TSS and IF? What is the difference?

Hej everyone!. Can anyone tell me what TSS and IF stands for??



Always go with the original source:

ETA: In this case, especially important, since the TR article perpetuates the myth that FTP = 60.0000…min power.


I still don’t understand how you arrived to this classification, why those specific cutoff points?

  • Less than 0.75 recovery rides
  • 0.75-0.85 endurance-paced training rides
  • 0.85-0.95 tempo rides, aerobic and anaerobic interval workouts (work and rest periods combined), longer (>2.5 h) road races


So if you were to do a constant power workout at your FTP (so IF = 1) for exactly one hour, TSS needn’t equal 100, it could be more or it could be less .

No. Definitionally if IF = 1 for 60 minutes, then TSS = 100

This relationship doesn’t care what you think the definition of FTP is, it is how TSS is defined

Not mathematically.

ETA: Perhaps your intended point was that if you pedal as long as you can at exactly your FTP, your TSS might be more or less than 100? If so, the answer is obviously yes, but so what? TSS still helps put everything on the same/a similar scale, much better than, e.g., total work. That’s doubly true when you consider that TSS is based on NP (with all its attendant limitations), not average power. IOW, you’re already talking about an edge case here.

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Can you elaborate? How do you go from observation (of what?), to precise %’s?

I (and others) analyzed many power meter files from many cyclists, observed how things played out, then described the result of this analysis using easy-to-remember guidelines:

“Typical IF values for various training sessions or races are…” (emphasis added).

How typical? Well, 20 y ago on the wattage list we used to play a game of “name my ride”, in which someone would provide their TSS and IF and folks would take turns guessing whether it was a race or just a training session, the terrain, etc. More often than not, it was possible to do so just from those two values.


Why don’t the typical IF values quoted above align with the power zone definitions? I.e. Based on the power zones I’d expect a recovery ride to be <0.55IF not <0.75. And an endurance paced ride to be 0.56-0.75 not 0.75-0.85.

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If one accumulates 500 TSS in a week, is that the equivalent of 5 hours at FTP?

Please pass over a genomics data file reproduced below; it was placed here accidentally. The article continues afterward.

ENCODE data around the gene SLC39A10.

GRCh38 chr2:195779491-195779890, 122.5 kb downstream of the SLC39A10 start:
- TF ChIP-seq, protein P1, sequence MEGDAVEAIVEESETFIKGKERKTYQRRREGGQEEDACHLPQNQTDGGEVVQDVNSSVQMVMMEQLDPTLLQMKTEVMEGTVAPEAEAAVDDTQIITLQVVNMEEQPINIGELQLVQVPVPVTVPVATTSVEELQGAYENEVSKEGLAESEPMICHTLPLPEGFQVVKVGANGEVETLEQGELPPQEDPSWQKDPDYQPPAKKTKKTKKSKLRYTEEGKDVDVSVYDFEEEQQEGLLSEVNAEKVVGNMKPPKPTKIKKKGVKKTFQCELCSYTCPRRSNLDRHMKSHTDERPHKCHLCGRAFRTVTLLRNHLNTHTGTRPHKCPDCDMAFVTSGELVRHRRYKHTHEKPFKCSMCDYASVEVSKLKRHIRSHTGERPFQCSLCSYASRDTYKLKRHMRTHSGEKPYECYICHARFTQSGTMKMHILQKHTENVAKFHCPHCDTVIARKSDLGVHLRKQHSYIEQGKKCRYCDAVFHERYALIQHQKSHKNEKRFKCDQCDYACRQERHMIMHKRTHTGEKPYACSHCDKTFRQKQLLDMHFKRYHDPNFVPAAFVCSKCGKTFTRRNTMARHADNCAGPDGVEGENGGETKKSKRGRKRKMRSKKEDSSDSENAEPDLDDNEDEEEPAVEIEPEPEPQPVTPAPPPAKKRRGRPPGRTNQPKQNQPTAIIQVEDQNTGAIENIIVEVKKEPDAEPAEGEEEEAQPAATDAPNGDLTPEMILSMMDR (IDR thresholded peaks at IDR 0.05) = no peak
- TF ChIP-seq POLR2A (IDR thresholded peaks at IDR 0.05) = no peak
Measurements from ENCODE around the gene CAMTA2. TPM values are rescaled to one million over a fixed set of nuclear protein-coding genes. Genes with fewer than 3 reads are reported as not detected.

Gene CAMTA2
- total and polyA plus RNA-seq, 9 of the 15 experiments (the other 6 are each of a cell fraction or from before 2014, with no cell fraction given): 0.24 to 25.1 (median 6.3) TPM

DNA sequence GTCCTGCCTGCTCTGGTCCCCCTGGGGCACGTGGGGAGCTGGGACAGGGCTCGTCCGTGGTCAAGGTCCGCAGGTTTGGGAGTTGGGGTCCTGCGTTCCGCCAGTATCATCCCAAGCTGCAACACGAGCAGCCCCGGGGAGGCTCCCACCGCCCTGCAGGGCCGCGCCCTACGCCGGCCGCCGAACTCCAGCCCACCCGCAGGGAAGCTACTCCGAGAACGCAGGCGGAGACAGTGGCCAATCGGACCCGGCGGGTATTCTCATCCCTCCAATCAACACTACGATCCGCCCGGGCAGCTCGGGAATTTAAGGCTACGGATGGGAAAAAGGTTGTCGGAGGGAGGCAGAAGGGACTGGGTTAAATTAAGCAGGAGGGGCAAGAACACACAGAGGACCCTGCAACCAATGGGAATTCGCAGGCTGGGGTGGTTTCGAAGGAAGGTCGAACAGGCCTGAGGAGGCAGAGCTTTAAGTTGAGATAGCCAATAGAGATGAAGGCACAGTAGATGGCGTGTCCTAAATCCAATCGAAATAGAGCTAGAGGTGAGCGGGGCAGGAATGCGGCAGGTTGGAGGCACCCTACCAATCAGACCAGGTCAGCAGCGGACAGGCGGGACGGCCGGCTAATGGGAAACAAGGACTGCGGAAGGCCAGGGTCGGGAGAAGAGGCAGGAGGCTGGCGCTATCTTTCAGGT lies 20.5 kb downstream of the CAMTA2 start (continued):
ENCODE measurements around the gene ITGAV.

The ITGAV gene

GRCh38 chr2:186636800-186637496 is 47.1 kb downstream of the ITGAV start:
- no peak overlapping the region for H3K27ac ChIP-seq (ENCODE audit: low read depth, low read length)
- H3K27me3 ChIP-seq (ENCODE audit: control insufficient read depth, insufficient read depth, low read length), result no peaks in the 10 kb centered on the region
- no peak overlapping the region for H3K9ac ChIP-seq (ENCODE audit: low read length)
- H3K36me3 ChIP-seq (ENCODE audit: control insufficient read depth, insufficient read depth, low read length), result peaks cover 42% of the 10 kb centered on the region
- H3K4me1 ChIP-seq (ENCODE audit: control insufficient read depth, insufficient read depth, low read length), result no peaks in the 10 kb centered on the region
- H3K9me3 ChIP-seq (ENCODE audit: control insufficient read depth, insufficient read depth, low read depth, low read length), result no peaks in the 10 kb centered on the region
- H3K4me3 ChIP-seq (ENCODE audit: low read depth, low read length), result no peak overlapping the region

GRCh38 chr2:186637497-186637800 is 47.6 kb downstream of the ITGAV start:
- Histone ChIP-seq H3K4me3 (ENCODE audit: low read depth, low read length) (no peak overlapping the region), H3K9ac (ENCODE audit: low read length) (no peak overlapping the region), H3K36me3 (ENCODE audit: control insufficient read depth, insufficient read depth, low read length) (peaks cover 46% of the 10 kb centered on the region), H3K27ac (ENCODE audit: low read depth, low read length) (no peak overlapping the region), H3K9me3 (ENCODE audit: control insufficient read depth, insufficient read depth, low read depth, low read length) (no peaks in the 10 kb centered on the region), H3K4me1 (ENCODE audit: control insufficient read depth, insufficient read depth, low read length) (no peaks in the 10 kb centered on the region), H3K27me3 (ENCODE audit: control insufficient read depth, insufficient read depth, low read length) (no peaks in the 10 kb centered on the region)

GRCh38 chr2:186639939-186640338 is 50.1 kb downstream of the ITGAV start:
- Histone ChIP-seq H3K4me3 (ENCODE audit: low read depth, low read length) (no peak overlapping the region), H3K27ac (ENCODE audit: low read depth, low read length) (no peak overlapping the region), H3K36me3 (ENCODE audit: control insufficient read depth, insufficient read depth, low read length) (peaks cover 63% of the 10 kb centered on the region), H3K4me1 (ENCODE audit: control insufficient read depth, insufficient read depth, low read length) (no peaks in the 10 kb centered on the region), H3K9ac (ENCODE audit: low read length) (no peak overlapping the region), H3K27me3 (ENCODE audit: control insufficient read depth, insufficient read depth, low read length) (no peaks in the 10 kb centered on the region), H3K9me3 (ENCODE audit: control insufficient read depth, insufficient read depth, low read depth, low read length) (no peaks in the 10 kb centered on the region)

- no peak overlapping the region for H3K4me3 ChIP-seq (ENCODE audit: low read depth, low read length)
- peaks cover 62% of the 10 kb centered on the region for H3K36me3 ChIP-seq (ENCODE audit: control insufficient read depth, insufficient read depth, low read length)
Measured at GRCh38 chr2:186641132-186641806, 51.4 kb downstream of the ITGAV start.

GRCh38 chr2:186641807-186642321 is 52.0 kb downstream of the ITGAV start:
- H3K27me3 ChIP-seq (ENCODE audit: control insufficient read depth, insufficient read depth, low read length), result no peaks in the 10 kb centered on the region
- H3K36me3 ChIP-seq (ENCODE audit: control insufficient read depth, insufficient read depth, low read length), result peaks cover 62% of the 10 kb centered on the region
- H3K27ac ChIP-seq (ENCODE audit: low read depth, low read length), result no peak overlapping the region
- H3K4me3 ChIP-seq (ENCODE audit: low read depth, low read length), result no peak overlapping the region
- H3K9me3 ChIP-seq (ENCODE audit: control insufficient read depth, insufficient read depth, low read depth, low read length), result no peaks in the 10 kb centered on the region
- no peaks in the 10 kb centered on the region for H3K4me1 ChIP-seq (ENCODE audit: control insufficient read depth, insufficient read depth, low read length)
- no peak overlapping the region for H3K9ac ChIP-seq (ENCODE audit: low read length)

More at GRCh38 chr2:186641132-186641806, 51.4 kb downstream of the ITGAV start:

If FTP were equal to 60 minute max, that would be so, but we know that’s not what FTP is. So that interpretation doesn’t work at 500 TSS, or at 400 TSS, or at 300 TSS, or at 600 TSS. But you’re saying it works at 100 TSS.

Maybe the riders being observed very usually sprinkled a handful of hearty 15 second sprints into their endurance rides?

That would do it :slightly_smiling_face:

Because, as I have pointed many times before, my original (descriptive!) training levels were skewed downwards to account for the variability in power output that normally occurs when riding outdoors.

In contrast, IF is based on NP, which attempts to correct for such variability “up front”.


If two cyclists can generate the same power at maximal physiological steady state, but one can maintain that power longer than the other, who experiences greater physiological strain as a result? (Obviously that’s a rhetorical question.)

If FTP were defined as exactly 1 h power to satisfy the mathematical pendants, what would that mean when FTP is employed for power profiling? For quadrant analysis? For elevation-corrected power?* For calculation of dFRC? (Also rhetorical questions.)

*Still something that only WKO does logically.

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I live and train at 8.5k feet. I was getting excited, however, it’s useless for my purpose.

WKO’s elevation correction assumes that mFTP is based on data collected at or near sea level. If most of your training is done at elevation already, using elevation-corrected power (ecpower) will not produce accurate results for you.

Any suggestions?

Elevation-corrected would still be a cogent estimate of what you could do at sea level.

The article is also wrong in claiming that mFTP assumes that the underlying power data are from sea level. The model is in fact totally agnostic.

What you don’t want to do is *mix-and-match".

For example, if someone like you travels to sea level for a race, you’d be likely to generate some new power PBs, which would alter your P-D model parameters. Such data would need to be excluded from the curve fit to get valid results.

Similarly, someone like you wouldn’t want to use elevation-corrected to calculate TSS. In that application, the effect of elevation is essentially self-canceling, as it lowers both your FTP and the NP of training sessions or races.

There are fairly simple solutions to these issues, but my concepts for dealing with changes in elevation were never fully implemented in WKO4.


You are misinterpreting what I said: I said that TSS is defined as IF * 100 * (time in hours). And IF = NP / FTP.

These are mathematical definitions. Argue however much you want over how to define FTP, that doesn’t change the fact that TSS = IF * 100 * (time in hours) definitionally

thank you.

IF squared x 100 x hours.

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